Friday, 07 October 2016 01:09

All systems go for 2016 matric exams

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It’s all systems go for the upcoming 2016 matric examinations, with preparations having started in earnest, said Umalusion Thursday.

Angie Motshekga

The Council for Quality Assurance in General and Further Education and Training said all assessment bodies have presented their plans to it.

Umalusi, which quality assures all exit point examinations in general and further education (NQF levels 1-4), says approximately 668 612 full-time and 146 997 part-time candidates will sit for the 2016 National Senior Certificate (NSC) examinations.

These examinations will take place at more than 7 000 centres across the country and will be marked by over 38 000 markers across the provinces.

The Independent Examinations Board has registered 11 821 full-time candidates across the country and 34 part-time candidates in 230 examination centres.

Paper leaks

Umalusi expressed regret at last year’s final NSC examinations, which were marred by incidents of paper leaks in Limpopo, Mpumalanga and Gauteng.

“The safety and security of examination materials has obviously become one of our focal points in the preparations for the 2016 examinations. As we did in the past two years, drastic measures will be taken against all learners, educators and departmental officials, who are found guilty of copying, paper leakages and other forms of cheating.”

Umalusi, however, said it is satisfied with preparations for the exams and is confident that the general education system is adequately prepared to run the assessments successfully.

“Umalusi is also pleased to report that most provinces have improved their systems based on the concerns raised by Umalusi previously. However, this does not mean that Umalusi does not have some outstanding concerns regarding the upcoming national examinations.”

Concerns raised

Among the concerns raised by Umalusi is the status of storage facilities in Limpopo and the Eastern Cape, especially at nodal distribution points.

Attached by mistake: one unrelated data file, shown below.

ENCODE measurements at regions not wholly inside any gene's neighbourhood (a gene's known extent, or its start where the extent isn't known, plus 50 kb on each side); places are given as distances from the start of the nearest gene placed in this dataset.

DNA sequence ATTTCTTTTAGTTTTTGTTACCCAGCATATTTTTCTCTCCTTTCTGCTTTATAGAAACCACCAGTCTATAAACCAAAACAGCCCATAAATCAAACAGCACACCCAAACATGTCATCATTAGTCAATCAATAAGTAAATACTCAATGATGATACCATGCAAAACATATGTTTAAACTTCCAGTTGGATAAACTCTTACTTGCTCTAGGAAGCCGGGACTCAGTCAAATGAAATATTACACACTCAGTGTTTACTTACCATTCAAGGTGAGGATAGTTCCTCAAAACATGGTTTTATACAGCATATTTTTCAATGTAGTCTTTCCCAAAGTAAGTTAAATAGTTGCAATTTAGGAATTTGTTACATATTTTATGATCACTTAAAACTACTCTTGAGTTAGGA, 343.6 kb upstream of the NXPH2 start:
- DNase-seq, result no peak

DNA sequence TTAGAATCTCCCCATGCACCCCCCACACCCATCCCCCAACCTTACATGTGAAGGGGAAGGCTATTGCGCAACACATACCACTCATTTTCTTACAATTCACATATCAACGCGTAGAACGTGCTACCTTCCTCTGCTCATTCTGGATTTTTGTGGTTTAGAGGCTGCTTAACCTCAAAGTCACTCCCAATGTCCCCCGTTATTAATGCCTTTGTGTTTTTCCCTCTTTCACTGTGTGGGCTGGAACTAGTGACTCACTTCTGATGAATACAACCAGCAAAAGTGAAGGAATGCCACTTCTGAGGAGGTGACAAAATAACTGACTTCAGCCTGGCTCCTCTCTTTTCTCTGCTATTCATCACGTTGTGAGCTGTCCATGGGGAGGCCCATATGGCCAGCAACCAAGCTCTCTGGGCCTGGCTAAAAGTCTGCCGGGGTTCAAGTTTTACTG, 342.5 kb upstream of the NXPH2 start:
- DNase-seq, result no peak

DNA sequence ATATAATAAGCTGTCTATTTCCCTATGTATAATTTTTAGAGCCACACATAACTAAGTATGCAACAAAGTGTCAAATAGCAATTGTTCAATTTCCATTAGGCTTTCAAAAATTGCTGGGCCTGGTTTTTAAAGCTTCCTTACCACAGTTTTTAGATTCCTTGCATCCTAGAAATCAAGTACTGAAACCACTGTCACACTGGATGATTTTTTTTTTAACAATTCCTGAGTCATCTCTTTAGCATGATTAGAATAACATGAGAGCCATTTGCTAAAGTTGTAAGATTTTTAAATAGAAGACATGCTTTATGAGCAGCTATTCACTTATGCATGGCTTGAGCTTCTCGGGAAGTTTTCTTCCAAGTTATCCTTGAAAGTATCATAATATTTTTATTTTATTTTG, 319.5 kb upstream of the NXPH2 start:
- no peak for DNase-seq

The provinces still need to address the issue of staff shortages.

“Subsequently, Umalusi has recommended to the Department of Basic Education that intensive monitoring of these provinces needs to be instituted to mitigate possible unintended consequences of this situation. For its part, Umalusi will also intensify its monitoring where it deems it necessary to do so.”

Umalusi said while it is aware of new efforts by people to try to cheat the system, it strives to improve its systems so that gaps where such incidents could occur can be closed.

“At every stage during the conduct and administration of exit point examinations, Umalusi applies rigorous quality assurance methods to gauge the readiness of assessment bodies to administer fair and credible examinations without systemic irregularities.”

All examination papers are moderated and approved by Umalusi before they can be written by the learners. The internal assessments that take place in schools also fall within Umalusi's mandate, and these assessments are monitored, learners' tasks are moderated, and the final marks that contribute to the overall results are also statistically moderated to ensure consistency and reliability.

As the quality assurer for this important sector of the South African education system, Umalusi's role is to monitor the public assessment bodies - Department of Basic Education and Department of Higher Education and Training - the accredited private assessment bodies, Independent Examinations Board (IEB) and the South African Comprehensive Assessment Institute (SACAI).

Last modified on Friday, 07 October 2016 16:46